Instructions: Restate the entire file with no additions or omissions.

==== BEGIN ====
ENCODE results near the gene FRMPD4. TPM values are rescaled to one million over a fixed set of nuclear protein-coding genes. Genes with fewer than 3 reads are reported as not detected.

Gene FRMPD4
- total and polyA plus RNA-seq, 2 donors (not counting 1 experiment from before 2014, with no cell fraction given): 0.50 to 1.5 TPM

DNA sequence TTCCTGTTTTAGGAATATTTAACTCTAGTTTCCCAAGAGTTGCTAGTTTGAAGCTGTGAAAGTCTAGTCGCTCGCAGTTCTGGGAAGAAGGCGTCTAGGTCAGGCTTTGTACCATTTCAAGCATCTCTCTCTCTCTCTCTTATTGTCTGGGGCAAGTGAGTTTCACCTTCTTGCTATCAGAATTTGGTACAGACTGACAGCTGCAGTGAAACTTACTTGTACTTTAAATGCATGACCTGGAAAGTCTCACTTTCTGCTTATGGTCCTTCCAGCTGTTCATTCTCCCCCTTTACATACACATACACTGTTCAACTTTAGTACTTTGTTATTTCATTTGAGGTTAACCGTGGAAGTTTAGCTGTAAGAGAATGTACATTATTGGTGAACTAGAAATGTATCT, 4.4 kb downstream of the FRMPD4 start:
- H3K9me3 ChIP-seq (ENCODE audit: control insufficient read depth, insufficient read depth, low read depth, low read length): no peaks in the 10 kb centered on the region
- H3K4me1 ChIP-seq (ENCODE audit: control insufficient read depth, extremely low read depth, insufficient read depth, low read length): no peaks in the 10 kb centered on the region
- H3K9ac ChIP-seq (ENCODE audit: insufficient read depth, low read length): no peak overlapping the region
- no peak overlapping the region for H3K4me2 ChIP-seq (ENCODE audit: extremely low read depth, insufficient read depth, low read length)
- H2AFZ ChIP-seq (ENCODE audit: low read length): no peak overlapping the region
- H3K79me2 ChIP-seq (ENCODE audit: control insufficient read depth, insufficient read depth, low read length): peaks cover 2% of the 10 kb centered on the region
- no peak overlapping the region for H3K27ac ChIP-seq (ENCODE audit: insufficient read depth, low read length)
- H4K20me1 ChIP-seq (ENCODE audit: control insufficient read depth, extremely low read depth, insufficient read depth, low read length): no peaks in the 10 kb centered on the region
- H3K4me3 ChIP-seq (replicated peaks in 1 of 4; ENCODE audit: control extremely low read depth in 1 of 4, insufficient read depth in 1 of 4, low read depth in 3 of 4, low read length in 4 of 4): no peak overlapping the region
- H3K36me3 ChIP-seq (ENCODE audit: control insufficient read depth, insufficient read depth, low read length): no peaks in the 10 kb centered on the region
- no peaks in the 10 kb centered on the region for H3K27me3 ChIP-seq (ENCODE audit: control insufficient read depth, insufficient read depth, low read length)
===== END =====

ENCODE results near the gene FRMPD4. TPM values are rescaled to one million over a fixed set of nuclear protein-coding genes. Genes with fewer than 3 reads are reported as not detected.

Gene FRMPD4
- total and polyA plus RNA-seq, 2 donors (not counting 1 experiment from before 2014, with no cell fraction given): 0.50 to 1.5 TPM

DNA sequence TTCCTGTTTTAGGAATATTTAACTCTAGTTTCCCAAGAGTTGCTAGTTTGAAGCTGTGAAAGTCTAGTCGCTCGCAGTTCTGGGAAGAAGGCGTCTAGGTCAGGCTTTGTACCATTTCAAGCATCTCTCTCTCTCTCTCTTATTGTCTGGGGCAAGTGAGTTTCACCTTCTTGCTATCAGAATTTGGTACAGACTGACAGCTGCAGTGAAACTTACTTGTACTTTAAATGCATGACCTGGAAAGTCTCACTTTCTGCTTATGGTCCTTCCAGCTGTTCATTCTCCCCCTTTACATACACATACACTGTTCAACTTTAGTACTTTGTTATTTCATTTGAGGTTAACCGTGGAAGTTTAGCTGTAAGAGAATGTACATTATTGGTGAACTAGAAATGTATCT, 4.4 kb downstream of the FRMPD4 start:
- H3K9me3 ChIP-seq (ENCODE audit: control insufficient read depth, insufficient read depth, low read depth, low read length): no peaks in the 10 kb centered on the region
- H3K4me1 ChIP-seq (ENCODE audit: control insufficient read depth, extremely low read depth, insufficient read depth, low read length): no peaks in the 10 kb centered on the region
- H3K9ac ChIP-seq (ENCODE audit: insufficient read depth, low read length): no peak overlapping the region
- no peak overlapping the region for H3K4me2 ChIP-seq (ENCODE audit: extremely low read depth, insufficient read depth, low read length)
- H2AFZ ChIP-seq (ENCODE audit: low read length): no peak overlapping the region
- H3K79me2 ChIP-seq (ENCODE audit: control insufficient read depth, insufficient read depth, low read length): peaks cover 2% of the 10 kb centered on the region
- no peak overlapping the region for H3K27ac ChIP-seq (ENCODE audit: insufficient read depth, low read length)
- H4K20me1 ChIP-seq (ENCODE audit: control insufficient read depth, extremely low read depth, insufficient read depth, low read length): no peaks in the 10 kb centered on the region
- H3K4me3 ChIP-seq (replicated peaks in 1 of 4; ENCODE audit: control extremely low read depth in 1 of 4, insufficient read depth in 1 of 4, low read depth in 3 of 4, low read length in 4 of 4): no peak overlapping the region
- H3K36me3 ChIP-seq (ENCODE audit: control insufficient read depth, insufficient read depth, low read length): no peaks in the 10 kb centered on the region
- no peaks in the 10 kb centered on the region for H3K27me3 ChIP-seq (ENCODE audit: control insufficient read depth, insufficient read depth, low read length)